Arab World English Journal (AWEJ) Volume 9. Number 4. December 2018                                   Pp. 347- 360
DOI: https://dx.doi.org/10.24093/awej/vol9no4.26

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Metadiscourse Markers in Master Thesis Abstracts of American and Iraqi
English Theses
 

Kawther Abdual Ameer Hussein
College of Education for Women, University of Baghdad, Iraq

 Jinan Ahmed Khalil
College of Education for Women, University of Baghdad, Iraq

 *Nawal Fadhil Abbas
College of Education for Women, University of Baghdad, Iraq
*Corresponding author

 

 

 Abstract:
The present study is intended to critically examine metadiscourse markers in 24 master thesis abstracts. Twelve of them are written by non-native Iraqi female students and the rest by native American female students. To do so, the researchers have set two aims: examining the types and subtypes of metadiscourse markers in terms of nativity and major and comparing the usages of metadiscourse markers’ types and subtypes in terms of nativity. To achieve the present aims, Hyland’s model (2005) is adopted. It aids in classifying the types and subtypes of metadiscourse markers in both data. The findings show that the Iraqi and American researchers use the interactive resources more than the interactional ones but the American researchers are capable of engaging their readers since their use of the interactional markers is higher than their counterparts. The field has no effect on the use of metadiscourse markers. There is diversity in the usage of the interactive resources in Iraqi data. Accordingly, the researchers recommend metadiscourse markers to be added to M.A courses as part of abstract writing exercise and the instructors of fourth-year college students to include metadiscourse markers in the writing of their research papers for coherence and clarity.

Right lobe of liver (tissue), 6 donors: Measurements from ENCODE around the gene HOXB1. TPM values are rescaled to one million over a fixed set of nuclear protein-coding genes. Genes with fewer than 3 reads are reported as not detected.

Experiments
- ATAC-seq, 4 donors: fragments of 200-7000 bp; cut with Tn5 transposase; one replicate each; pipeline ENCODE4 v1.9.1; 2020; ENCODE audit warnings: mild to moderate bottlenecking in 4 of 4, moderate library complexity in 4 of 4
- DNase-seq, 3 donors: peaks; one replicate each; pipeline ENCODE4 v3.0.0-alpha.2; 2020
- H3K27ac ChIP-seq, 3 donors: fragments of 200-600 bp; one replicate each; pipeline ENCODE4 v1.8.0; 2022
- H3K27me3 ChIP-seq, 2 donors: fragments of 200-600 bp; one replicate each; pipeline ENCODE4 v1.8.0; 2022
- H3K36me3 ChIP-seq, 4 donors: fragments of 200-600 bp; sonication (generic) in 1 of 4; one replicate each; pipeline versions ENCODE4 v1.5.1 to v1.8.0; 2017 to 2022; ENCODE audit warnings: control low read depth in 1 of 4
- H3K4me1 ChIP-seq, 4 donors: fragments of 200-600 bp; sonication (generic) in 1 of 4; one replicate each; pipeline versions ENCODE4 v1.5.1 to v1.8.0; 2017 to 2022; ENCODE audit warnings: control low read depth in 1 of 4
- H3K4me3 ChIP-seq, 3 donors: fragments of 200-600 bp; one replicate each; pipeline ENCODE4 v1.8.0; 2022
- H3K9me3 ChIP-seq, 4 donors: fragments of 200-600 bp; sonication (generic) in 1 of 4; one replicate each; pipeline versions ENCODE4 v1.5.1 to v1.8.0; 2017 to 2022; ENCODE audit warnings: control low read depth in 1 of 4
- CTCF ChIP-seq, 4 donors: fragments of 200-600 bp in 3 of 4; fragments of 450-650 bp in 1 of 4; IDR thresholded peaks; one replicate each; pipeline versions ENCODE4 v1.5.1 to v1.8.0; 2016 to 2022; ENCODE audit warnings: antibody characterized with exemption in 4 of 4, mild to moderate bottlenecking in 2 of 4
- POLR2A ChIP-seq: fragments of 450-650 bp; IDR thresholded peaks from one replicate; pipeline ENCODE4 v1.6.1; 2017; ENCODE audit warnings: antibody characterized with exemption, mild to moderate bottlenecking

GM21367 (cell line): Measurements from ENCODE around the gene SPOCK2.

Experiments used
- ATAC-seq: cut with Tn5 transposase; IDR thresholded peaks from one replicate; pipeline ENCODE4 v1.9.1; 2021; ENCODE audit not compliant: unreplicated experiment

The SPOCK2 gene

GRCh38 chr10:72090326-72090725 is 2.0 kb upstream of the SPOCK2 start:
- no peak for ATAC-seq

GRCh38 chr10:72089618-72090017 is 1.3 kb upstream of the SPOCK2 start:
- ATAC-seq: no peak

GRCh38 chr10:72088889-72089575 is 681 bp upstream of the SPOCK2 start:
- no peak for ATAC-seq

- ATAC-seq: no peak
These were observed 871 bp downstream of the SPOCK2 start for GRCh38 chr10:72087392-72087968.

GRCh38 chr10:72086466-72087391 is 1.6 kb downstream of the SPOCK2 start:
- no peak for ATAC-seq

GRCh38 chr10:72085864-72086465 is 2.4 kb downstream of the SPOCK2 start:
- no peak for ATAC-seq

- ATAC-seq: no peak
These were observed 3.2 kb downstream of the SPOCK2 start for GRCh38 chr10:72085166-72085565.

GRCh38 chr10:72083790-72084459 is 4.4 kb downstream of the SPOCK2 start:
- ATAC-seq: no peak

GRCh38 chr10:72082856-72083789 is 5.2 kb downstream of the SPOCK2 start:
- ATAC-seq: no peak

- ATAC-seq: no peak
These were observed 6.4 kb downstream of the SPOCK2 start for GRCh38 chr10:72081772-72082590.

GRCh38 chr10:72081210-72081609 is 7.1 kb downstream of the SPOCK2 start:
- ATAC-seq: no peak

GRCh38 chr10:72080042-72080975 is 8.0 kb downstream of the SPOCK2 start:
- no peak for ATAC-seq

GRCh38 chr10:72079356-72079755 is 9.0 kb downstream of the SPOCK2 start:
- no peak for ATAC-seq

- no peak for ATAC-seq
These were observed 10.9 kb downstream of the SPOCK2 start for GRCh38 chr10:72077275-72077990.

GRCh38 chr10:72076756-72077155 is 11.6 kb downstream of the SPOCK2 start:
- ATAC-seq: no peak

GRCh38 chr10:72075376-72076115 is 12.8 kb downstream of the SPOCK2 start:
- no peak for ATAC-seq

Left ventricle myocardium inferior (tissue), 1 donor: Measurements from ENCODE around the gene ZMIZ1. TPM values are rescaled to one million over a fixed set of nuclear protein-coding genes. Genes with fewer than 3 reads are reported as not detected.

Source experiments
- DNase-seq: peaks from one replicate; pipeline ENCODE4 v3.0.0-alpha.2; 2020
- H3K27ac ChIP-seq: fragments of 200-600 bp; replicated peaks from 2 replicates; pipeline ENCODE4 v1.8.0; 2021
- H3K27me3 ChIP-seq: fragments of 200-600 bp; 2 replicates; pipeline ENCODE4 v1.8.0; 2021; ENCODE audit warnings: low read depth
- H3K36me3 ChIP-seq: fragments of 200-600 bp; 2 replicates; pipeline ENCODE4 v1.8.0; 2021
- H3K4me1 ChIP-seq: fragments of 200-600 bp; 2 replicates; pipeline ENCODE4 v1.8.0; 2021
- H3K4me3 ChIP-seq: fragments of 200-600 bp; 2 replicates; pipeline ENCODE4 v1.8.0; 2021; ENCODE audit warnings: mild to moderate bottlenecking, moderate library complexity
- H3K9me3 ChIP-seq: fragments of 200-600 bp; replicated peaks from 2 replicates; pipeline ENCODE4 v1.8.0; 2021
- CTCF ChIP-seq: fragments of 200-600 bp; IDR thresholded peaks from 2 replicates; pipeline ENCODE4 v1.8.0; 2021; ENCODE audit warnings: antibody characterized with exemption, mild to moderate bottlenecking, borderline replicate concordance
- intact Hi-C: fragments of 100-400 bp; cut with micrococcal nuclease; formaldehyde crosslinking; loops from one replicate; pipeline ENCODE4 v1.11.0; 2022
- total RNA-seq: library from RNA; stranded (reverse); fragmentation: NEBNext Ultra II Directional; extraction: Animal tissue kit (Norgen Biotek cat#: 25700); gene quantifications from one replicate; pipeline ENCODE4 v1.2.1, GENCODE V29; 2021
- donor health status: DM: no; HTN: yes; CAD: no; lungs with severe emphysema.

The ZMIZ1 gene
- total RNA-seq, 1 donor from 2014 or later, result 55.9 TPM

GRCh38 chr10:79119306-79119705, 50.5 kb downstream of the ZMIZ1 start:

keywords: interactional resources, interactive resources, metadiscourse markers, the reader, the text, the writer

Cite as:   Hussein, K. A., Khalil, J. A., & Abbas, N.F. (2018). Metadiscourse Markers in Master Thesis Abstracts of American and Iraqi English Theses.
Arab World English Journal, 9 (4),347-360.
DOI: https://dx.doi.org/10.24093/awej/vol9no4.26

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Nawal Fadhil Abbas got her PhD in English Language and Linguistics in 2014 from Universiti
Sains Malaysia and now she is teaching at the College of Education for Women, University of
Baghdad. Her fields of interests include but not limited to Pragmatics, Critical Discourse
Analysis, Critical Stylistics and Corpus Linguistics.